A Realistic Approach to Sustainability

Written by Daniele Pieroni

 

A single purchase won’t reverse the lasting effects of climate change. Although many of us recognize the dire state of our environment, the notion of a quick solution has gotten popular. When framed as transformative, a product’s allure is tied to positive messaging. This allows for advertisers to place emphasis on public perceptions surrounding climate change, without fully committing to the conversation. 

It’s a leveraging tactic. A customer’s transactions promise a better future. If they invest in a service or product, they too can be part of change. The narrative shifts away from the larger scope of our wasteful institutions, to individual choices and transactions. Although there are many issues with this tactic, this does put the power of choice into the hands of the consumers to indicate their values to large emitters.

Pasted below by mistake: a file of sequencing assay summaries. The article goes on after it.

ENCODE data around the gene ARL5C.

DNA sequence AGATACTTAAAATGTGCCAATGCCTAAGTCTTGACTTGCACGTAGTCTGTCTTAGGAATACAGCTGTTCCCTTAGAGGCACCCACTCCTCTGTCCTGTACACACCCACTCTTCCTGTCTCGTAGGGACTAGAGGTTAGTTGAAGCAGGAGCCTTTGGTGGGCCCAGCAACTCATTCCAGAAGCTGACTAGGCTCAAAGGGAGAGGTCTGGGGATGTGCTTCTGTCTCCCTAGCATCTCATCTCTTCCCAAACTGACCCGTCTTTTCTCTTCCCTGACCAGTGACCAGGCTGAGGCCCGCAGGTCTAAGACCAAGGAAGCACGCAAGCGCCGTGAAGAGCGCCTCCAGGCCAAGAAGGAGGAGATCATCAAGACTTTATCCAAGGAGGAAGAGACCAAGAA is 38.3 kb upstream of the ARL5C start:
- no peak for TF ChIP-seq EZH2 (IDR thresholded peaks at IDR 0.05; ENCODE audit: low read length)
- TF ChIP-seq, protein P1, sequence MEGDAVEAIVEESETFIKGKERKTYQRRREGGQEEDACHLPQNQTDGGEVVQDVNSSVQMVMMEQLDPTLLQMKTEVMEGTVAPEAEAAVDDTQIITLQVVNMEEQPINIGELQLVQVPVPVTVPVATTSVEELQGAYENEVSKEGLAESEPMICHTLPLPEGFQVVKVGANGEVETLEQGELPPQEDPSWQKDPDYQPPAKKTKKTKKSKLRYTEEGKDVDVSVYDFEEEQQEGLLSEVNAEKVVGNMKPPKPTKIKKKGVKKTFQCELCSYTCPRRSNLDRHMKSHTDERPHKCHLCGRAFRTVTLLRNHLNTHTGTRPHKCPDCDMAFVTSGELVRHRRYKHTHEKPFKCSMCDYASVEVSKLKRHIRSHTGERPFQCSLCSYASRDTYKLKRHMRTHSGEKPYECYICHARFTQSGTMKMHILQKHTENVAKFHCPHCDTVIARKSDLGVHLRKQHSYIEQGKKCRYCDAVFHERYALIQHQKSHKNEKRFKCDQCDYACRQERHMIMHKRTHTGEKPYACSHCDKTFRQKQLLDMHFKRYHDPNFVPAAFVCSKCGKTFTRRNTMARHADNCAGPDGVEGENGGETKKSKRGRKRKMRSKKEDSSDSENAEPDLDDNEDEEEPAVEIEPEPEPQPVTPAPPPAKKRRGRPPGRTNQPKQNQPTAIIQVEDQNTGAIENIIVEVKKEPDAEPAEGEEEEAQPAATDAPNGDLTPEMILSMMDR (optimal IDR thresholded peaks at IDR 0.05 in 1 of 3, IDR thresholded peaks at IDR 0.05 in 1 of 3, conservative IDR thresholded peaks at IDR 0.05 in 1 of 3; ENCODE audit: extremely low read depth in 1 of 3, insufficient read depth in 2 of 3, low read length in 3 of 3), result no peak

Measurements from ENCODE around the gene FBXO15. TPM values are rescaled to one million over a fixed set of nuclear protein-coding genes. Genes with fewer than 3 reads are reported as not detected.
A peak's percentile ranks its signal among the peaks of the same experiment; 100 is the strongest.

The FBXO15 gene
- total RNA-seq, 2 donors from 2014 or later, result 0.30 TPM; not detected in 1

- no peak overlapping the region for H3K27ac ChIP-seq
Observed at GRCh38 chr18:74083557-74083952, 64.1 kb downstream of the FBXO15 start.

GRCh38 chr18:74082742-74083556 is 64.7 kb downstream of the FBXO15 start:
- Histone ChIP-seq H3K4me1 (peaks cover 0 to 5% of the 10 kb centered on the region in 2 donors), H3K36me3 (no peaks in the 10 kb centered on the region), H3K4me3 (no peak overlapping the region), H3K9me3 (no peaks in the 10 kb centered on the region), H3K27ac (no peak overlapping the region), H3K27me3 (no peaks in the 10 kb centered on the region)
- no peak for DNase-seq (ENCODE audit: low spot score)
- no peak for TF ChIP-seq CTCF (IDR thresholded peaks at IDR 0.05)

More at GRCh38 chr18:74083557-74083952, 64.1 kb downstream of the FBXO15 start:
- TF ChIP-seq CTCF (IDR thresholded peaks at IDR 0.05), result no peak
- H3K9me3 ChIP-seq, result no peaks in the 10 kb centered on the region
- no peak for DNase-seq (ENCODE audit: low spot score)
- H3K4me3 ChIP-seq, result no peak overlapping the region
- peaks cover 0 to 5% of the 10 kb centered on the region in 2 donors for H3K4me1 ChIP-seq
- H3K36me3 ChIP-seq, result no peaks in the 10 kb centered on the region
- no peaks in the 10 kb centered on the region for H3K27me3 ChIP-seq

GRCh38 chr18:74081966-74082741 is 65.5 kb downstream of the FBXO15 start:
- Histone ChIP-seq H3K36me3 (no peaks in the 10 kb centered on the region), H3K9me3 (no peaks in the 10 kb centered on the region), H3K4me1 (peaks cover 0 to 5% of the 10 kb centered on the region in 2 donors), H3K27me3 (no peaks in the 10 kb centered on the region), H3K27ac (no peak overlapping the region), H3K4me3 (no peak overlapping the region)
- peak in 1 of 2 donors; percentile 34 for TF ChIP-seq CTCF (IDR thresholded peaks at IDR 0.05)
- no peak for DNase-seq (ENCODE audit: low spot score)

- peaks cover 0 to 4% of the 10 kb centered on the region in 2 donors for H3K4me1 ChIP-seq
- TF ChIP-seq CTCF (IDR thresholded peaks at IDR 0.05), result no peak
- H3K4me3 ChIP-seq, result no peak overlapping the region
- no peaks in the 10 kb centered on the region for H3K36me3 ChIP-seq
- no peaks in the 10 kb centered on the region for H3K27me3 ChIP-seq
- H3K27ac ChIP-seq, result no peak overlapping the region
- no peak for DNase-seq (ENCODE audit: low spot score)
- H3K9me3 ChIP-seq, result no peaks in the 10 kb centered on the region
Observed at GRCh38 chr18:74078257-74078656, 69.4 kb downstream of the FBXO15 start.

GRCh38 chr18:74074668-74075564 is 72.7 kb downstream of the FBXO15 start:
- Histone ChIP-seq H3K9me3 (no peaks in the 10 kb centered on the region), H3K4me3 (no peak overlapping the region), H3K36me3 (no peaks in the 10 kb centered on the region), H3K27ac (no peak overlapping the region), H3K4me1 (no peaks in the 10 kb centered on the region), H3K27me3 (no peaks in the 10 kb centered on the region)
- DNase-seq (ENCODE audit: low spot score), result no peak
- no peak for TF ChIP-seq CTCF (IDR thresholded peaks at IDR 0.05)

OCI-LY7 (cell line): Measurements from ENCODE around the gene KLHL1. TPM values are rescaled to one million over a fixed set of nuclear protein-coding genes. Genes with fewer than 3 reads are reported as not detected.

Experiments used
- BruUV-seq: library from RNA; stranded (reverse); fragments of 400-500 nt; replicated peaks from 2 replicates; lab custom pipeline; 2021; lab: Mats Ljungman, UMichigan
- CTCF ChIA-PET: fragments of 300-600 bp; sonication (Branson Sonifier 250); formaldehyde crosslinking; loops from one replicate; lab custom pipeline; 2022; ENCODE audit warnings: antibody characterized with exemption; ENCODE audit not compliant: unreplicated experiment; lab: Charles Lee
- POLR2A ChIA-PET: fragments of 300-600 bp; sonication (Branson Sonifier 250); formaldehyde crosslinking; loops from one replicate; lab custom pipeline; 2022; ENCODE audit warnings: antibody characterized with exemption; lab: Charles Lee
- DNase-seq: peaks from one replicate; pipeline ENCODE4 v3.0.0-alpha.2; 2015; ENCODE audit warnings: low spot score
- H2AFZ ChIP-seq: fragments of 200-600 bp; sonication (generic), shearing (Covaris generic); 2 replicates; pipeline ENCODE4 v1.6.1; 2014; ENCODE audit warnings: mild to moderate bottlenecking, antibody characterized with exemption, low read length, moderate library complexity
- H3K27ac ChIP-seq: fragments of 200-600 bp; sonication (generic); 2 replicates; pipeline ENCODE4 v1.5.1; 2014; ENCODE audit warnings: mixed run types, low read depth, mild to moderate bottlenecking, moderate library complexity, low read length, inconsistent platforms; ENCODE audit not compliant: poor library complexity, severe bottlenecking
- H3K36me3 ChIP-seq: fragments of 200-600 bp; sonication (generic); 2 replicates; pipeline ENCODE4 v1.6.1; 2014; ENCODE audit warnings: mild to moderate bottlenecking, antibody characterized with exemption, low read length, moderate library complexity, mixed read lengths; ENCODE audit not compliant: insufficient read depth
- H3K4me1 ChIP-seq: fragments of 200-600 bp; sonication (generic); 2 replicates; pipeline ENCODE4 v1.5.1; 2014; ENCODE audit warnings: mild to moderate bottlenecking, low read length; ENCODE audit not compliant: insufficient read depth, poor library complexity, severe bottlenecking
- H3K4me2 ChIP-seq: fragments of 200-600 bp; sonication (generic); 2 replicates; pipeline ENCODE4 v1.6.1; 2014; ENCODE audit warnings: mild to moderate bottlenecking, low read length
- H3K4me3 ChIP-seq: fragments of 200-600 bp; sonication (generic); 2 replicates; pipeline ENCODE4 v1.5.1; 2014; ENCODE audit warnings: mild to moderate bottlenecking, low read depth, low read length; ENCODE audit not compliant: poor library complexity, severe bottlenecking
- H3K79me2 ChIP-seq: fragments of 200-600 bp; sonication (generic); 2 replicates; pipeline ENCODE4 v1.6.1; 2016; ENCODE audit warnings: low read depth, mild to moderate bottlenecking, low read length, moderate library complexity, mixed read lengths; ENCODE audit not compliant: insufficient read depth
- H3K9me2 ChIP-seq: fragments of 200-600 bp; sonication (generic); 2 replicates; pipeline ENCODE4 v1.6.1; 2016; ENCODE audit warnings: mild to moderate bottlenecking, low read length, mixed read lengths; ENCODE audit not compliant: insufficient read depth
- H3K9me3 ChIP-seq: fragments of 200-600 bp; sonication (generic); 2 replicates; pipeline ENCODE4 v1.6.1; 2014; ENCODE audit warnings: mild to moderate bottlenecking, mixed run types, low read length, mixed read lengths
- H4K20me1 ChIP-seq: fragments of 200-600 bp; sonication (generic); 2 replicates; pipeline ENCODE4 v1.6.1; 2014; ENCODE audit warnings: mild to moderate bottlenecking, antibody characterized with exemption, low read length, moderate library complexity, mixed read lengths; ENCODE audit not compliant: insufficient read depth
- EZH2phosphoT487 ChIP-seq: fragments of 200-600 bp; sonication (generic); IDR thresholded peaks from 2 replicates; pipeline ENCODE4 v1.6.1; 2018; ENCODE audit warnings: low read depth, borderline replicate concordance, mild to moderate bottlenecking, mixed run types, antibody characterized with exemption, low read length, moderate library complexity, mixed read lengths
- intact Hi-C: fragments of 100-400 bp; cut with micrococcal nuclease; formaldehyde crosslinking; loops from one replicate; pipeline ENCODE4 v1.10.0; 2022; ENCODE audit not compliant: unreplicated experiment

As a society, praising advancements that indeed make a difference is important, but cannot be divulged into blind trust.

When it comes to the large scope of pollution, certain industries are largely to blame, not individuals’ consumerism. Realistically, transitioning to technologies adept to minimizing our footprint will take time. Ideally, in a gradual march that stretches across the globe, most areas of life will come to reflect a more planet conscious approach. 

Companies are aware of how the customer base interacts with their products. The more we engage with better alternatives for the environment, the more we uphold standards that can be reproduced. Industries get convinced of the market potential of cleaner alternatives and we as individuals collectively change our ways. 

Therefore, by recognizing the role media can play in public rhetoric, we can expect and demand grander advancements. Keeping this at the forefront of the conversation is key, but it isn’t something we can opt to while ignoring accountability.

We must strive for greater responsibility in our systems, not just our commodities.

Unfortunately, individual choices alone won’t push the needle against climate change, but incremental changes as a society will. Consumer buyer power is a powerful force and each purchase, while not a silver bullet, is an indication to large companies what they value. The sooner we adopt a lifelong perspective, the sooner we can distance ourselves from marginal short term improvements.